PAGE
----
Lupini Beans Seed "SWEET LUPINI" (Lupinus albus) Grow Italian National Snack!

$ 4.59
SKU P6459S
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Popular in the Mediterranean region of Europe, Lupini Beans are often found at Italian fairs and as an appetizer at Spanish beer halls. In the past Lupins were rarely used as a grain food due the the bitter taste from the high alkaloid content of the bean. In the the last 30 years a strain with reduced alkaloid content has been developed, called 'sweet' Lupins. This 'sweet' strain still requires soaking and extended cooking to remove the alkaloids. All this effort is worth it. The Lupins family of the grain legumes are one of the highest in protein content, second only to soy beans. 

Uses

Lupini beans have been grown for thousands of years, and are used in a variety of dishes, in flours and pasta, and as a pickled treat in some countries and Mexican restaurants. Although lupini beans grow best in USDA hardiness zones 5 through 10, they can be grown anywhere in the United States; the plants may not produce as many beans in a growing zone outside of their ideal range, however.

Lupini beans are commonly sold in a salty solution in jars (like olives and pickles) and can be eaten with or without the skin. Lupins are also cultivated as forage and grain legumes. Lupini dishes are most commonly found in Mediterranean countries, especially in Portugal, Egypt, and Italy, and also in Brazil and in Spanish Harlem. 

SWEET LUPINI Beans (Lupinus albus) known as altramuz in Spain and Argentina. In Portuguese, Known as tremoços, and in Antalya (Turkey) as tirmis.

A flat dried bean approximately half on an inch (1/2 inch) in diameter, round in shape and light yellow in color (almost white). Although it may resemble the fava or lima bean, it is not similar to any other bean.

How to grow lupine Beans

Lupini beans have been grown for thousands of years, and are used in a variety of dishes, in flours and pasta, and as a pickled treat in some countries and Mexican restaurants. Although lupini beans grow best in USDA hardiness zones 5 through 8, they can be grown anywhere in the United States; the plants may not produce as many beans in a growing zone outside of their ideal range, however.

Locate lupini in a section of your garden that is in shade for part of the day, which will help keep it cool when the temperatures are hot. Break up the ground with a tiller so that it is loose. Lupini beans prefer a soil pH level between 4.5 and 7.5.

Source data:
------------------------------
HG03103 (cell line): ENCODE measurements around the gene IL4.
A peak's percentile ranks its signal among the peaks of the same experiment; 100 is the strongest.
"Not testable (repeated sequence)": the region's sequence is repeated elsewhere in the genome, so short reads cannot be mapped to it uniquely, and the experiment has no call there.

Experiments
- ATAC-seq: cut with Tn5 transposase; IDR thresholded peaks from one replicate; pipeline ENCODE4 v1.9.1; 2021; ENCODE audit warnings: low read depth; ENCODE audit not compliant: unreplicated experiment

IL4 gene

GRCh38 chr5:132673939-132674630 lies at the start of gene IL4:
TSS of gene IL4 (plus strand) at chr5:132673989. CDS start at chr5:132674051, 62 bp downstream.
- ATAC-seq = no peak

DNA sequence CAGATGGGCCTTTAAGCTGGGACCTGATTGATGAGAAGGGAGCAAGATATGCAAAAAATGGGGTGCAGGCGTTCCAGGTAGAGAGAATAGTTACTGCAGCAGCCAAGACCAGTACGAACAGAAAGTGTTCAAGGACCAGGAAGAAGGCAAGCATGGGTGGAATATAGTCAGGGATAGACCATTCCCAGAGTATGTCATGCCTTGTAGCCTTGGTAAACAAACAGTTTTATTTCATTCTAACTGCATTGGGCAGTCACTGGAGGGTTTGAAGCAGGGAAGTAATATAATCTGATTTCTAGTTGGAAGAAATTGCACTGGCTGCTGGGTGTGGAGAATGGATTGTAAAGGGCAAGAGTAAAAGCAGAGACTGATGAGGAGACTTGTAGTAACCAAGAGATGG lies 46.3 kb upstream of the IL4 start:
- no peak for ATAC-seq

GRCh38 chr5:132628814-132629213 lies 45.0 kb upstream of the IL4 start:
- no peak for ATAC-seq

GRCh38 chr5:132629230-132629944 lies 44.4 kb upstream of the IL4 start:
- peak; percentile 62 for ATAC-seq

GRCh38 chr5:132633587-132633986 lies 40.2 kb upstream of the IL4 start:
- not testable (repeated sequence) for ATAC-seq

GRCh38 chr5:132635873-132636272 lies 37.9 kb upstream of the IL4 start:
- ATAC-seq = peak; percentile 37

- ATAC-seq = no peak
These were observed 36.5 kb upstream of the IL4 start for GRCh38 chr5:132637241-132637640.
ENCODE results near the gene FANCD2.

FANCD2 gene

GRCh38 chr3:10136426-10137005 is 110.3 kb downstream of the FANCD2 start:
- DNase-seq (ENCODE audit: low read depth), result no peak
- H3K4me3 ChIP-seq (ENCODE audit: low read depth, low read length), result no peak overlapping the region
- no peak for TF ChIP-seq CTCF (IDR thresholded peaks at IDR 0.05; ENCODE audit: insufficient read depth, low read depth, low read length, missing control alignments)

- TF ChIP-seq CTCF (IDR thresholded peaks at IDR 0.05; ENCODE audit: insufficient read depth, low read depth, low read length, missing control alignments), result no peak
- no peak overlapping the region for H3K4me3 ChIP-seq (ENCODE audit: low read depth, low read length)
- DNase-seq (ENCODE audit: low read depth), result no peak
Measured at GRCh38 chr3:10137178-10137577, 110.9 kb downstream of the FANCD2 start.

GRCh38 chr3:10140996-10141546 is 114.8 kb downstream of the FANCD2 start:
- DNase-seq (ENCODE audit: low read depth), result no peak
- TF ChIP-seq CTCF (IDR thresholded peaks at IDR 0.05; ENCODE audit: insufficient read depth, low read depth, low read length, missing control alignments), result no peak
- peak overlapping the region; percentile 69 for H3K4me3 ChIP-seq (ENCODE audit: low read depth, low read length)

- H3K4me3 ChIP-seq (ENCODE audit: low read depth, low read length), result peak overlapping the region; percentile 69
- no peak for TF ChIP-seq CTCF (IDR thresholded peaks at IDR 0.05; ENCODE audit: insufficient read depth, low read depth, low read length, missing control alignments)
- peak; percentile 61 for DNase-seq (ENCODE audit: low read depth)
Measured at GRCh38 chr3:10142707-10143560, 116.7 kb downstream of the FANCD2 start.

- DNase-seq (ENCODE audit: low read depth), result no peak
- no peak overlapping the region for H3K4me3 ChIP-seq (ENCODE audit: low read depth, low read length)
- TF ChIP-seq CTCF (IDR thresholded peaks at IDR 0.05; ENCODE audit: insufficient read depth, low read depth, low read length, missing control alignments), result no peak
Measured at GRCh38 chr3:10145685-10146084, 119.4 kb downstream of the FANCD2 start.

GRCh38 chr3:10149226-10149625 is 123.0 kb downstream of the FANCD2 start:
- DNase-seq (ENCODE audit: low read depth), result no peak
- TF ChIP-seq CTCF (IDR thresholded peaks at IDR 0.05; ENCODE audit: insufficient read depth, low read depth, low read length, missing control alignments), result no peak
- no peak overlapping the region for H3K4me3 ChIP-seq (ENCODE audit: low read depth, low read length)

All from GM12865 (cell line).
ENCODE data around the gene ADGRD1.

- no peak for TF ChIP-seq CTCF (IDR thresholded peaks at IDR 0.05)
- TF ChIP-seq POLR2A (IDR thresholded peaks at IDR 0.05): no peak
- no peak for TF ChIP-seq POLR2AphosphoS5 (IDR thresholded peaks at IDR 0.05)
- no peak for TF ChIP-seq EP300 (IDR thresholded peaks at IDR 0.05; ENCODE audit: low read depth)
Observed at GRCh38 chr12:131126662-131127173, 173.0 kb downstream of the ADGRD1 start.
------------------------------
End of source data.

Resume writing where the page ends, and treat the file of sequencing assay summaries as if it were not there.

Plant one lupini bean seed every two inches in a row, so that each seed is approximately three-fourths of an inch deep. Cover the seeds with soil. If you're planting more than one row of lupini beans, space the rows a minimum of 18 inches apart.

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Thin the seedlings when they are approximately 1 inch tall, removing each seedling that appears thin or weak. You should leave two to three plants per 12 inches of land for optimal bean yield.

Water the plants every few days, simply moistening the soil's surface, adjusting as necessary based on the weather; water more often in hot water, and less when it rains. Lupini beans do not like a lot of water, and it is better to slightly underwater than to over-water. Lupini beans should be fertilized with soybean fertilizer, or with fish emulsion if you want to grow the beans organically.

How to Cook Lupini Beans

  1. Pick over the dried beans.
  1. Put them in a big pot of water and bring it to a boil.
  1. Remove from the heat, and let them cool.
  1. Rinse them well; put the beans in a gallon jar and fill it with water.
  1. Put the jar in the refrigerator and rinse them every day for one week.

At this point, you can taste one to see if all the bitterness is gone. Then add about 4 tablespoons of salt to the jar, which can be kept for weeks in the refrigerator (change this periodically and add more salt when you do). They are ready to eat at this point, but I like to dress them with olive oil, fresh garlic and parsley, some vinegar, and a dash of tamari (Japanese soy sauce)

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